Umlani Captured In Photos- LOCKDOWN EDITION #1
FOR THE LAST MONTH AND A BIT SOUTH AFRICA HAS BEEN UNDER A NATIONWIDE LOCKDOWN IN AN EFFORT TO CURB THE SPREAD OF THE COVID-19 VIRUS. THIS HAS MEANT THAT I HAVE BEEN FORTUNATE ENOUGH TO BE STAYING IN THE PERFECT PLACE TO SPEND SUCH A TIME AT CAMP WHICH ALLOWS ME TO CARRY ON GOING OUT ON DRIVES AND BRINGING THE SAFARIS RIGHT TO YOUR SCREENS. SO SIT BACK AND ENJOY THE HIGHLIGHTS OF THIS PASSED MONTH HERE AT UMLANI BUSHCAMP.
Being out on drive with no guests on the back of the vehicle has been such a different kind of experience, heading out with no plan just going out to see what I can see. Usually finding the Big 5 is on the top of the priority list, hearing the excitement from the guests as they experience Africa. Although it has been a huge change I find myself stopping more, taking in my surroundings, listening to the bush and have felt the shift within myself from always looking for leopards or lions to spending time with herds of zebra, photographing birds and a general feeling of enjoying anything and everything that I come across on my excursions out into the bush and it is through doing this that I can say I have had some absolutely incredible sightings over the last month or so and a way of doing safaris that I will definitely carry through doing once guests return to Umlani Bushcamp.
The lions have been extremely active in the central Timbavati lately with the River pride denning with cubs on our traversing area, this has meant not only do we get to often see the small cubs but their fathers the Nharu males have been ever present too. Most nights we hear the males roaring into the night securing a safe territory for their offspring and females. One evening though we did find the two Mbiri males well within Nharu territory, however at the sound of the 3 males roars the Mbiri males moved back south in the opposite direction and we have not seen them again.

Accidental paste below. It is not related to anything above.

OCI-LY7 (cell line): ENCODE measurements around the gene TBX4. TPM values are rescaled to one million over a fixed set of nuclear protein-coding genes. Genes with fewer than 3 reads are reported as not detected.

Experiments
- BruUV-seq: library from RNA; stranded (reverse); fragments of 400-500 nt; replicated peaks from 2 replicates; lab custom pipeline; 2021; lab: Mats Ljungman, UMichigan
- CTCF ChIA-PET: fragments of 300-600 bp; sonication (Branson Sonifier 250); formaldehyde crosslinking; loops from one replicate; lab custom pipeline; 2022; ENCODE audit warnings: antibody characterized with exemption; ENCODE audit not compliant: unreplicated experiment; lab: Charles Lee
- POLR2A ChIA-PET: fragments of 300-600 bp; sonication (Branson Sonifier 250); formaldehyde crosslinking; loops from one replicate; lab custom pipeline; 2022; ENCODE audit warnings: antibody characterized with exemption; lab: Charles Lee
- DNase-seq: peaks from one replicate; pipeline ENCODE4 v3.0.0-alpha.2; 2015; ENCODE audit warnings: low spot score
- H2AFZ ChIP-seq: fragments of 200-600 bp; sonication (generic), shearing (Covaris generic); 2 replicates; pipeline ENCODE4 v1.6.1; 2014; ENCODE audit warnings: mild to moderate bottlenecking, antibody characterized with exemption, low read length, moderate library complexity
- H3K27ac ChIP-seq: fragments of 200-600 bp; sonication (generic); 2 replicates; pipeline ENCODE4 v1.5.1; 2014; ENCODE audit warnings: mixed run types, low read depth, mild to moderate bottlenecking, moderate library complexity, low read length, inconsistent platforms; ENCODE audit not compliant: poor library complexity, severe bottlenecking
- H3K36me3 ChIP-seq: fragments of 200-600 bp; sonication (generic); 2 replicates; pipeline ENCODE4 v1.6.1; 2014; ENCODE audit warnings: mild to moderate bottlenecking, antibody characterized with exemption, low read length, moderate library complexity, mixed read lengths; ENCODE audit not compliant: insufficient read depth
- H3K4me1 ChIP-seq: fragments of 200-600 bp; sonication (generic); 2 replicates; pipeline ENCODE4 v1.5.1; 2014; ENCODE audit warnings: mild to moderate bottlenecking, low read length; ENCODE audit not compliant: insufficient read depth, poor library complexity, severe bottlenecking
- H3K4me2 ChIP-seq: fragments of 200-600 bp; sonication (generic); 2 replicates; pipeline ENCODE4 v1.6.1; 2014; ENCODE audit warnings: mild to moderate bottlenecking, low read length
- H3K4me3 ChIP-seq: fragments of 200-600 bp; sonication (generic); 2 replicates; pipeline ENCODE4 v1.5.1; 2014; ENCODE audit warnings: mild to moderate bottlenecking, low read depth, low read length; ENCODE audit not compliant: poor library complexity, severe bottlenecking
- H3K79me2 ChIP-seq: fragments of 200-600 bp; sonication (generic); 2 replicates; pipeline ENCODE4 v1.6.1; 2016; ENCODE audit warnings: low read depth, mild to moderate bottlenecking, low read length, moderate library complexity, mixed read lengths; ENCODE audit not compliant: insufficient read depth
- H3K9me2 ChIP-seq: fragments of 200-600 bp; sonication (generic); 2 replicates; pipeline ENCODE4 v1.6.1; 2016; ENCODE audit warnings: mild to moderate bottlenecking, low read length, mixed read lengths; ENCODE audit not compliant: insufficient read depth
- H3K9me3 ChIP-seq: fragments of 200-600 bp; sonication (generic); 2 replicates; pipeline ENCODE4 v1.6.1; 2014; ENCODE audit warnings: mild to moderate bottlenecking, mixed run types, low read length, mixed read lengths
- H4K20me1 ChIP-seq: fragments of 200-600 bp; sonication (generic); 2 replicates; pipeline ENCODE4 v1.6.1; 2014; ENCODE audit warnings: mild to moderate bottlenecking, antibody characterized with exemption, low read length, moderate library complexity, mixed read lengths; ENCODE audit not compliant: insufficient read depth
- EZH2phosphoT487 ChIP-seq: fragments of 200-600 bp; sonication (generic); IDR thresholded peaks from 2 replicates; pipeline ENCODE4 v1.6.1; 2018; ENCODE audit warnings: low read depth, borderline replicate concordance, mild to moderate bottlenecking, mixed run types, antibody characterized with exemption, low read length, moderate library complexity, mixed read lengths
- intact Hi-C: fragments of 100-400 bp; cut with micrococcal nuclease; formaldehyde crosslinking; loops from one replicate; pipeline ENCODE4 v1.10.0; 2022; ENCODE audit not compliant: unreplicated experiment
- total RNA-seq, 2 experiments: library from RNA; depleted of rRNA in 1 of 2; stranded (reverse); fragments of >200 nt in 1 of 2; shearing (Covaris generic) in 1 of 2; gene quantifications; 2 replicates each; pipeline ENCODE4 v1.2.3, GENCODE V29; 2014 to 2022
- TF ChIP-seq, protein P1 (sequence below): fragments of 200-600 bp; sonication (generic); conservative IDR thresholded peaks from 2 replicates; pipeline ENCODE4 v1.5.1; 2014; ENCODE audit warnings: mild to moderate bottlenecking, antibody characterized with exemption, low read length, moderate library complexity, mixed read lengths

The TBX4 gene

The leopards of the Timbavati were relatively elusive the last few weeks, with us seeing the Rothsay male on a few occasions remarkably making him the most viewed leopard which I never thought would happen given his shy nature. The times we did see him at night he was extremely relaxed, during the day...not so much. One morning I found Marulas male cub Xisiwana up in a Knobthorn tree and while watching him he suddenly became very uneasy and started snarling and chuffing and before I knew what was going on Rothsay male was ascending the tree in pursuit of the young male, however it was a half-hearted effort at displacing his son and as quickly as he went up the tree he went down and disappeared in the long grass. A few days later we saw both Xisiwana and Nthombis previous male cub Hlangana in the same sighting with an adult impala ram kill, with leopards being solitary its always a treat to see more than one together. It has only been recently that the female leopards have started showing themselves with reports of Nthombi being seen in the north and us finding Thumbela female who was calling we presume for a mate one evening and yesterday afternoon we bumped into Nyeleti female as she was moving about on a territorial patrol.
We have been seeing a few small buffalo herds moving through our traversing area lately, as winter sets in and the last remaining water points become our waterholes we should be seeing more and more of them hanging around for their daily water intake.
Elephants have been uncharacteristically quite the last few weeks with us having only a handful of sightings whilst out on drives, for the most part there has been a herd that regularly visits the camp waterhole. A couple of afternoons ago there was a large bull that I spent time with at Marcos dam where he enjoyed a very thorough mud bath before moving off to feed. As with the buffalos, it is expected for the elephant numbers to increase in the area as the water begins to become more limited.
That wraps up this edition of our safari highlights, we will be changing the way we do this highlights blog by doing weekly highlights rather than monthly highlights as now I have the time to dedicate to more frequent blog posts. Until next time...keep dreaming of safari.
Written & Photographed by: Greg McCall-Peat